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hoarding | Hoardhouse Blog
Jan 13 2009

Hoarders All Over the Globe?

Charles's Baltimore apartment. Level III Baltimore apartment.

The international community of hoarders is constituted disproportionately by Americans and other western folks. Additionally, 1st World countries with less effective social safety nets are far more inclined to produce a more extremely acquisitive brand of citizen. It is in the societies which over-emphasize material possessions and capital accumulation that clutter becomes most problematic and pathological. Thus, from initial attempts at gauging the hoarder proportion in countries like Sweden and Netherlands, it seems that many fewer citizens of those places have heard about hoarding. This is probably a result of the fact that hoarding is simply less common in societies that have more engaging mental health care and social counseling programs for all citizens. But, to be clear, much of these observations are speculative and certainly do not stem from any complex statistical survey of hoarding around the world.

As with many other psychosocial problems, the libertarian U.S. seems more likely that Western European nations to allow hoarders free reign to practice their odd craft without interference from government officials or health care workers. Many Europeans whom I have met seem rather surprised at my tales of American hoarding because they see such extremely deviant psychological cases as shocking. This derives not from the mere psychological deviance but from the fact that the appropriate public and private sector safety nets simply are not effective in addressing so many hoarding situations. The ‘live and let live’ creed reinforces a ruggedly individualistic social order accompanied by weak social protections in the U.S.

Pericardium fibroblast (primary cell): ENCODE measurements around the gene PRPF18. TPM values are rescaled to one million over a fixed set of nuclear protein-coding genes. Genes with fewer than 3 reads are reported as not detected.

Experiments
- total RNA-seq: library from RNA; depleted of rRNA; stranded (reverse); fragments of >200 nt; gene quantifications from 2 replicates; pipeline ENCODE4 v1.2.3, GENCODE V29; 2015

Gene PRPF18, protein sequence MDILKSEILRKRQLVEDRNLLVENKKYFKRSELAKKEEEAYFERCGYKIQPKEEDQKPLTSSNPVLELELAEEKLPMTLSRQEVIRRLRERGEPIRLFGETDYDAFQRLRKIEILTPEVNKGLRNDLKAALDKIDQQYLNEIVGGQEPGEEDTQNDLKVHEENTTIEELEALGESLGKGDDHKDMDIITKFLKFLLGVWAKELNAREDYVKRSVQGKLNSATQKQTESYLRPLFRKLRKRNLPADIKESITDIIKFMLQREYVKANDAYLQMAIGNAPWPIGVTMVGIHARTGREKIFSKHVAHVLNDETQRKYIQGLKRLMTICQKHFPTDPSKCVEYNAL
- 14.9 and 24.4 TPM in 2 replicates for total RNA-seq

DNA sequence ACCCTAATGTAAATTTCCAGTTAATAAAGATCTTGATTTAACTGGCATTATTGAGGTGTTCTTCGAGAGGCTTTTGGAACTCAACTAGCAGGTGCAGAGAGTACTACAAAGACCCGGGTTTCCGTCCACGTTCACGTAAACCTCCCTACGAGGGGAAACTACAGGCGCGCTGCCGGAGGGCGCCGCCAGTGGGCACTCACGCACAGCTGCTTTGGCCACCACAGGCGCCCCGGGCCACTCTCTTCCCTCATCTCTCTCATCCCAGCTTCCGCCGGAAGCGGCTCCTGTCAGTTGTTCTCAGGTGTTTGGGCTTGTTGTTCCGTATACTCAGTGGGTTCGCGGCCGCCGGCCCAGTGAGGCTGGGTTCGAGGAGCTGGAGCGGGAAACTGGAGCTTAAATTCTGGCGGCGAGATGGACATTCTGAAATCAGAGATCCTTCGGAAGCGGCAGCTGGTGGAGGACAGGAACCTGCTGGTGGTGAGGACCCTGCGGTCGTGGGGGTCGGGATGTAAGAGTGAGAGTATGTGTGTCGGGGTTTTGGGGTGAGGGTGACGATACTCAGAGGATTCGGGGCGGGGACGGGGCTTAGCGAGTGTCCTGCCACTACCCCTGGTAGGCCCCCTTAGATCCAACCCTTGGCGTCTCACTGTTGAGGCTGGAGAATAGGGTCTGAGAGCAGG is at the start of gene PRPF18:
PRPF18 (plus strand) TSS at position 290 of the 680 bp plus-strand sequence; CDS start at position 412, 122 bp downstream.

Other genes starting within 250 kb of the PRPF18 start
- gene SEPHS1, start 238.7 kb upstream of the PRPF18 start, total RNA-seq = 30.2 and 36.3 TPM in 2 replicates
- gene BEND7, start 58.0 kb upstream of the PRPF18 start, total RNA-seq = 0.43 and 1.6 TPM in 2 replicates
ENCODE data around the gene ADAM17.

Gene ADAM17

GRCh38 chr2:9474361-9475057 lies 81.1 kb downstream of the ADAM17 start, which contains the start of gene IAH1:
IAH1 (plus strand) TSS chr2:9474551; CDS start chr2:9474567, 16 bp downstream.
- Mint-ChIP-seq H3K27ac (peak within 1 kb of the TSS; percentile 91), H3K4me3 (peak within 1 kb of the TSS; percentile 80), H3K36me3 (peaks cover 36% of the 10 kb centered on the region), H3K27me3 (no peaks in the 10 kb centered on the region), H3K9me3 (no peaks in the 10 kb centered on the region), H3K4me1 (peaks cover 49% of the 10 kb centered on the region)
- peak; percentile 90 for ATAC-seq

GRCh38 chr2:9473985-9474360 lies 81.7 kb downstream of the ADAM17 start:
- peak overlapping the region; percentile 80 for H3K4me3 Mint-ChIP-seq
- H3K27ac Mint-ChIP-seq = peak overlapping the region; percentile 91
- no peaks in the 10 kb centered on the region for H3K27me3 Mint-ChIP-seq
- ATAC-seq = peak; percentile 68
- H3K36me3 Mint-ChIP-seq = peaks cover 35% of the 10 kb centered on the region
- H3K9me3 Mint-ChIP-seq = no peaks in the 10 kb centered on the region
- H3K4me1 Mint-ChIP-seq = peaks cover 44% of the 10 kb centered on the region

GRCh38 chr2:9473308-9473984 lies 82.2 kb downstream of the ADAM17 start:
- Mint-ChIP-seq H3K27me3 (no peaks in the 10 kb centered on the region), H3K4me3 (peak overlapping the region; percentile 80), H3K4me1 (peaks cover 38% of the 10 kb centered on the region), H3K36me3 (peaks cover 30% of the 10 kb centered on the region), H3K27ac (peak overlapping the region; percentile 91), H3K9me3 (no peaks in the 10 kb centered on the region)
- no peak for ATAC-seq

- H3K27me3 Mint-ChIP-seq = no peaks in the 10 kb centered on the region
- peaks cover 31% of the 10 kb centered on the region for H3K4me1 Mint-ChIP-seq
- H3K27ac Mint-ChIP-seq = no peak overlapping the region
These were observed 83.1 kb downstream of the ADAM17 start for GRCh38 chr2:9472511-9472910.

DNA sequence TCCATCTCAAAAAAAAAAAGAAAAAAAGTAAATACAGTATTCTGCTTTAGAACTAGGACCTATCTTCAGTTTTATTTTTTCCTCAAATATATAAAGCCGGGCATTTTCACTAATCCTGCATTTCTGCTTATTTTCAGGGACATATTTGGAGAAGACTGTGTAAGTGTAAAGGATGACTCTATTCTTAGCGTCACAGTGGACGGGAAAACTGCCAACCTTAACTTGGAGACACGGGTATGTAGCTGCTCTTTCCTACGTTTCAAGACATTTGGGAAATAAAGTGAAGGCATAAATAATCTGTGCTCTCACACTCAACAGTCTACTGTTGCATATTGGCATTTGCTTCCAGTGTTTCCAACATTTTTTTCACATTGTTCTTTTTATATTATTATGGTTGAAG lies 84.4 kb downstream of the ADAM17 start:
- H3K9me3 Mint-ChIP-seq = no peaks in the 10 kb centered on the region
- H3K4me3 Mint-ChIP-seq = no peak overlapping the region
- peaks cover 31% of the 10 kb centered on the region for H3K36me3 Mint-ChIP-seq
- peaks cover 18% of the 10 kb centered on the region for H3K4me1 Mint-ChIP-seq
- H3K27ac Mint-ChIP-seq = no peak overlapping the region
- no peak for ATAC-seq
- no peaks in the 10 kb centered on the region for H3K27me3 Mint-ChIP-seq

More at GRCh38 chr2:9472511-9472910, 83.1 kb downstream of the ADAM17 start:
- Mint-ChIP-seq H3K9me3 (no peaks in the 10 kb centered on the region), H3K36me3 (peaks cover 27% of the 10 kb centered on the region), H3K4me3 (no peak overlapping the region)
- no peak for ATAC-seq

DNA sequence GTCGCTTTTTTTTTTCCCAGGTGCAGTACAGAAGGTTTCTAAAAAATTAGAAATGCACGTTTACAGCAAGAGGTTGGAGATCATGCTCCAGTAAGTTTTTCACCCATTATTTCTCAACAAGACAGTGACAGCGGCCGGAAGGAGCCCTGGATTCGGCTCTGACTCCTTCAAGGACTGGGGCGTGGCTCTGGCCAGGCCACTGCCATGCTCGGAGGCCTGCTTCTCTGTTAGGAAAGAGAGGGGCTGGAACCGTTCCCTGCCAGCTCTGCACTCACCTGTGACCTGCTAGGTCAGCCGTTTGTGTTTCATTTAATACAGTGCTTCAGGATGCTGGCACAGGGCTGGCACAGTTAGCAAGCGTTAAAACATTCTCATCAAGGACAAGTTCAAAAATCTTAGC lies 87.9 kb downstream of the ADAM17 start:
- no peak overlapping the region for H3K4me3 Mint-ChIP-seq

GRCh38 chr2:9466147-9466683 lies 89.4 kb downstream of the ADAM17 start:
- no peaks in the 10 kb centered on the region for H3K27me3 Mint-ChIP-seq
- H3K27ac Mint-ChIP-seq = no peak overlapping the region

Beyond the welfare states in which hoarding seems less likely to fester, 3rd world societies perhaps contain much less compulsive clutter. In discussing the topic with lots of contacts in the subcontinent, I have not managed to discover any examples of hoarding in India. Perhaps the problem has not much been popularized or perhaps it takes on other forms. But, either way, hoarding is not recognized the same way there. It is very unlikely that anywhere close to 1-2% of the population suffers from the condition – as in the U.S.

The question that behooves asking is whether poorer, less developed societies are as prone as the U.S. to the same type of misdirected urges to accumulate junk and non-junk alike. The same goes for eating disorders and a number of other psychosocial disorders that occur with much more frequency in the urban, industrialized West. Deviant use of space and of stuff is less of a possibility in countries where there is much less space and stuff is afforded per capita. Is it wrong to assume that folks in underdeveloped countries have neither the time nor the sensibilities to engage in compulsive clutter?

There is a fellow Columbia Graduate School of Journalism student who had originally intended to do a print masters project on hoarding. She hails from Lebanon, where she said hoarding is not terribly common. However, she said that the one hoarder who she’d met in Beirut was completely unashamed of her behavior, in contradistinction to many American hoarders whose shame has no bounds.